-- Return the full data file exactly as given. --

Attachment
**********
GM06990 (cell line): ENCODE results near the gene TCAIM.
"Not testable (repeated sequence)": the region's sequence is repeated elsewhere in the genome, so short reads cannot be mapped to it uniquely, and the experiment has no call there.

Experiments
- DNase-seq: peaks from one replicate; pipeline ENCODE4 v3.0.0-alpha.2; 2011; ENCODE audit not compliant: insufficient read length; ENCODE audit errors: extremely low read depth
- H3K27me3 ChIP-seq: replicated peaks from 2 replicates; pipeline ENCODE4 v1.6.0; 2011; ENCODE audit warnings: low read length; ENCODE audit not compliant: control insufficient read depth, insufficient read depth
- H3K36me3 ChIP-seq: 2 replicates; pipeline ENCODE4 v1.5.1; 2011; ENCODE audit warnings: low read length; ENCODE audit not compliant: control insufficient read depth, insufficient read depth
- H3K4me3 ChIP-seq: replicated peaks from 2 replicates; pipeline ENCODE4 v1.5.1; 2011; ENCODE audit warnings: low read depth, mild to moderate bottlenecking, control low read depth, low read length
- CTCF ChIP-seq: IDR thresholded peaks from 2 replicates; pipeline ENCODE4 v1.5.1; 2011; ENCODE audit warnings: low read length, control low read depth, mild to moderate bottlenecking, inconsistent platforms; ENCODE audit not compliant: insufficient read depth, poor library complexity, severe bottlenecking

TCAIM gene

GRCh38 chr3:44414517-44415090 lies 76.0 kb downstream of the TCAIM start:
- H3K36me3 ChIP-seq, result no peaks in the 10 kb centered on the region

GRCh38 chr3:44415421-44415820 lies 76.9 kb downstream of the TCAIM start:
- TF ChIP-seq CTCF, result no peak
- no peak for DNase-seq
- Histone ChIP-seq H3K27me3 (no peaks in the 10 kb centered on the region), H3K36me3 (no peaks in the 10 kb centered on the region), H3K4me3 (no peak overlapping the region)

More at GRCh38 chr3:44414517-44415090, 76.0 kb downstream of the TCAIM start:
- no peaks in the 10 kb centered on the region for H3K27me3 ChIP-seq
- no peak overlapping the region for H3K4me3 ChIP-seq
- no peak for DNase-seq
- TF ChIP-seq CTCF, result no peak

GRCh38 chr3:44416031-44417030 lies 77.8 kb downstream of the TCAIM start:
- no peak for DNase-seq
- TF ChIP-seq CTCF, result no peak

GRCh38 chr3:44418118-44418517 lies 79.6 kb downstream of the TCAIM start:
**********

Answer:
GM06990 (cell line): ENCODE results near the gene TCAIM.
"Not testable (repeated sequence)": the region's sequence is repeated elsewhere in the genome, so short reads cannot be mapped to it uniquely, and the experiment has no call there.

Experiments
- DNase-seq: peaks from one replicate; pipeline ENCODE4 v3.0.0-alpha.2; 2011; ENCODE audit not compliant: insufficient read length; ENCODE audit errors: extremely low read depth
- H3K27me3 ChIP-seq: replicated peaks from 2 replicates; pipeline ENCODE4 v1.6.0; 2011; ENCODE audit warnings: low read length; ENCODE audit not compliant: control insufficient read depth, insufficient read depth
- H3K36me3 ChIP-seq: 2 replicates; pipeline ENCODE4 v1.5.1; 2011; ENCODE audit warnings: low read length; ENCODE audit not compliant: control insufficient read depth, insufficient read depth
- H3K4me3 ChIP-seq: replicated peaks from 2 replicates; pipeline ENCODE4 v1.5.1; 2011; ENCODE audit warnings: low read depth, mild to moderate bottlenecking, control low read depth, low read length
- CTCF ChIP-seq: IDR thresholded peaks from 2 replicates; pipeline ENCODE4 v1.5.1; 2011; ENCODE audit warnings: low read length, control low read depth, mild to moderate bottlenecking, inconsistent platforms; ENCODE audit not compliant: insufficient read depth, poor library complexity, severe bottlenecking

TCAIM gene

GRCh38 chr3:44414517-44415090 lies 76.0 kb downstream of the TCAIM start:
- H3K36me3 ChIP-seq, result no peaks in the 10 kb centered on the region

GRCh38 chr3:44415421-44415820 lies 76.9 kb downstream of the TCAIM start:
- TF ChIP-seq CTCF, result no peak
- no peak for DNase-seq
- Histone ChIP-seq H3K27me3 (no peaks in the 10 kb centered on the region), H3K36me3 (no peaks in the 10 kb centered on the region), H3K4me3 (no peak overlapping the region)

More at GRCh38 chr3:44414517-44415090, 76.0 kb downstream of the TCAIM start:
- no peaks in the 10 kb centered on the region for H3K27me3 ChIP-seq
- no peak overlapping the region for H3K4me3 ChIP-seq
- no peak for DNase-seq
- TF ChIP-seq CTCF, result no peak

GRCh38 chr3:44416031-44417030 lies 77.8 kb downstream of the TCAIM start:
- no peak for DNase-seq
- TF ChIP-seq CTCF, result no peak

GRCh38 chr3:44418118-44418517 lies 79.6 kb downstream of the TCAIM start: